Sen. Robin Padilla has filed a measure seeking to legalize divorce in the country, saying it was meant to protect families and not destroy them.
The proposed Divorce Act of the Philippines is one of the first 10 bills that Padilla filed as a lawmaker. He topped the May 9 senatorial elections garnering over 26 million votes.
The senator said that while he favors marriages to last forever, the sad reality is that there are marriages that are doomed because of irreconcilable differences.
"Hindi po ito kailanman na sumasalungat sa pag-aasawa. Hindi ito isang bagay na kami ay kontra na magkaroon ng forever. Katunayan, ito pong panukalang ito ay nagbibigay ng proteksyon unang una sa mag-asawa - babae at lalaki at sa kanilang mga magiging anak," Padilla said in his Facebook live on Sunday.
"Itong panukalang ito ang nagbibigay proteksyon sa kasal na masakit man sabihin ay sira na... Wala tayong sinisirang pamilya. Pinroproteksyunan natin ang hindi magkasundo," he added.
Padilla pointed out that the Philippines is the only state in the world aside from Vatican City that has no law on divorce. He added that while the country allows annulment, the process is very costly.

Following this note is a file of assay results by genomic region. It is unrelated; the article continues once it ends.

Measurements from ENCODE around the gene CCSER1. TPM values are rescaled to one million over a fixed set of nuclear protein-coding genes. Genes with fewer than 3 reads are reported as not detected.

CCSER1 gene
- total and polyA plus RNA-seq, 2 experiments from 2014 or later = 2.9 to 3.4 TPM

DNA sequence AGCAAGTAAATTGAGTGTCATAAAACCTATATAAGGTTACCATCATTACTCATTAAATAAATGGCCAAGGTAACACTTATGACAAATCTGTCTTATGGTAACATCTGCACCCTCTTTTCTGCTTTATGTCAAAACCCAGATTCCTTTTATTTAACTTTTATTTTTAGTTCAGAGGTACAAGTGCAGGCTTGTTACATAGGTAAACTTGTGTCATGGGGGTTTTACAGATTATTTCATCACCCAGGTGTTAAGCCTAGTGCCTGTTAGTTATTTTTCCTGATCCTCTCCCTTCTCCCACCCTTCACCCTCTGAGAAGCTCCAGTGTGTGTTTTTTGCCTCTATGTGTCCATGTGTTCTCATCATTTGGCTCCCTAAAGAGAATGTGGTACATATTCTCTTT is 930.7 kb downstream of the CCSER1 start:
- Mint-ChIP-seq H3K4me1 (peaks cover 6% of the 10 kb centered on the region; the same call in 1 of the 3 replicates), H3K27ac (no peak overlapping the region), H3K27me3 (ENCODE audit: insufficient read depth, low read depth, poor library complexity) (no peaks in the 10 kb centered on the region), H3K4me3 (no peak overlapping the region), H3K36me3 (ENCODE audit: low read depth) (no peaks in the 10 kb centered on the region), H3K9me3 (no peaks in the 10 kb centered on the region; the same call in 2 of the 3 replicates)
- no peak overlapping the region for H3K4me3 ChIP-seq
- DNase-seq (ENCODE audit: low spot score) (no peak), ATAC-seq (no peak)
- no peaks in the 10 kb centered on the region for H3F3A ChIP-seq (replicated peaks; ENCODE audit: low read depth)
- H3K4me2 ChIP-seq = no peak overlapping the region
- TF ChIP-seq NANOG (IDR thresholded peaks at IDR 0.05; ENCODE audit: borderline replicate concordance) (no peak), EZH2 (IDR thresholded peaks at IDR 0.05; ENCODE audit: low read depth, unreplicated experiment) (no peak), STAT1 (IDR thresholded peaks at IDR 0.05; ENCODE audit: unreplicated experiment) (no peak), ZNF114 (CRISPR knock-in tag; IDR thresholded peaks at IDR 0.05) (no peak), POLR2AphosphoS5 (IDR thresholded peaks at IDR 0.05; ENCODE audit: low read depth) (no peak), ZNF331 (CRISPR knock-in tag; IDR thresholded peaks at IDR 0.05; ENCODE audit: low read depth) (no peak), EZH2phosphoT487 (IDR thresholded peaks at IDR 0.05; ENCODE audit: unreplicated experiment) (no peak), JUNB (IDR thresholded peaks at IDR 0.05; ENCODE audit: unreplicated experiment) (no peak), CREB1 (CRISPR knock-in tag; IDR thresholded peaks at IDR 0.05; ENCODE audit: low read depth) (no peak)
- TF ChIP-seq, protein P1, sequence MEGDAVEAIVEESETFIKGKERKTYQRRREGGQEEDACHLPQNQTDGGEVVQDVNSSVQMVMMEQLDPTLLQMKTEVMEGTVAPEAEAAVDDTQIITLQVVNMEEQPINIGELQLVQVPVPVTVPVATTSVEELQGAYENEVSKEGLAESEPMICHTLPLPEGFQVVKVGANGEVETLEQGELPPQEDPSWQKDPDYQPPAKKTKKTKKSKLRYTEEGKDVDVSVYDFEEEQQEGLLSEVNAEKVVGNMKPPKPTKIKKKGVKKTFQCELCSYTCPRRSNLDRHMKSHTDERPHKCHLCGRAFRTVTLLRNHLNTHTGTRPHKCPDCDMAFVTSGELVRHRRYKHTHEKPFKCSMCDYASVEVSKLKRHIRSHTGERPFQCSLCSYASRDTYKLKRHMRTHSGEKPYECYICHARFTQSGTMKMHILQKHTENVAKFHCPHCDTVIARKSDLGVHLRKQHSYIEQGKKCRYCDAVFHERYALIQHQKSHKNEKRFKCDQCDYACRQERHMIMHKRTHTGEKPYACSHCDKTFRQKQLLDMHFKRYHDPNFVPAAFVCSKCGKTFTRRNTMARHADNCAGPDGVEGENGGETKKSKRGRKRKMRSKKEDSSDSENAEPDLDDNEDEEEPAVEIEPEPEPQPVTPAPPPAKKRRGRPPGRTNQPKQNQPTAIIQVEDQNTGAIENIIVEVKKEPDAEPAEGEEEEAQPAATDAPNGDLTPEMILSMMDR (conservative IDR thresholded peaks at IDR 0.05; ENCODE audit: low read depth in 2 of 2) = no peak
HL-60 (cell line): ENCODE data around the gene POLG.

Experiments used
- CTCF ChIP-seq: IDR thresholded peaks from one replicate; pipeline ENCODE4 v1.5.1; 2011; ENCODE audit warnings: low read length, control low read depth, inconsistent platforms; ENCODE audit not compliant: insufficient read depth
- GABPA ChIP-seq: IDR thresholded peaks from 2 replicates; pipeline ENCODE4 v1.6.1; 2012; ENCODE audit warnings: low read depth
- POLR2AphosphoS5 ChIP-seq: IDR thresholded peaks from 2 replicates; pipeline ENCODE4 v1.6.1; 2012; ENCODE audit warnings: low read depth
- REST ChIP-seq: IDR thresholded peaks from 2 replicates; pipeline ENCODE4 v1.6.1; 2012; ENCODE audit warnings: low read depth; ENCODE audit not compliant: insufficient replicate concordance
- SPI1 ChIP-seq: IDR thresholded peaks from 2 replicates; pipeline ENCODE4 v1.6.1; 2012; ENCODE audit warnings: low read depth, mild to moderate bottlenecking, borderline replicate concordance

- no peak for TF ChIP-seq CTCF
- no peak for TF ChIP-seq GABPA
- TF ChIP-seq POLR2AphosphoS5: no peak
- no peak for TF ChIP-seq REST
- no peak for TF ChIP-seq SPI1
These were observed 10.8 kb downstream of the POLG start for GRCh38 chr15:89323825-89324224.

Under Padilla's bill, a petition for divorce may be filed if:
- The husband or wife cannot fulfill his/her obligation in the marriage;
- Both parties in the marriage have irreconcilable differences;
- The marriage was annulled abroad;
- The husband or wife is presumed dead in accordance with Articles 390 and 391 of the Civil Code of the Philippines;
- A party is convicted of violating the "Anti-Violence Against Women and Their Children Act";
- There is an attempt on the life of the child of the couple or of the petitioner;
- Having children outside the marriage except if both agree to have a child through IVF or similar prodedure; or if the woman bears a child after being raped;
- There are grounds for annulling the marriage based on the Family Code of the Philippines;
- Repeated abuses against the petitioner or his/her child;
- Both parties have been living separately for two years at the time the petition was filed; and
- The couple legally separated through a judicial decree under Article 55 of the Family Code of the Philippines
The measure also provides for a "mandatory cooling-off period" after the petition has been filed. The petition may be dismissed if the two parties submit a verified joint motion, or if the court finds proof of collusion between the husband and wife.
Several measures in previous Congress have been filed to legalize divorce in the Philippines, the bastion of Catholicism in Asia, but they failed to reach the President's desk for signing.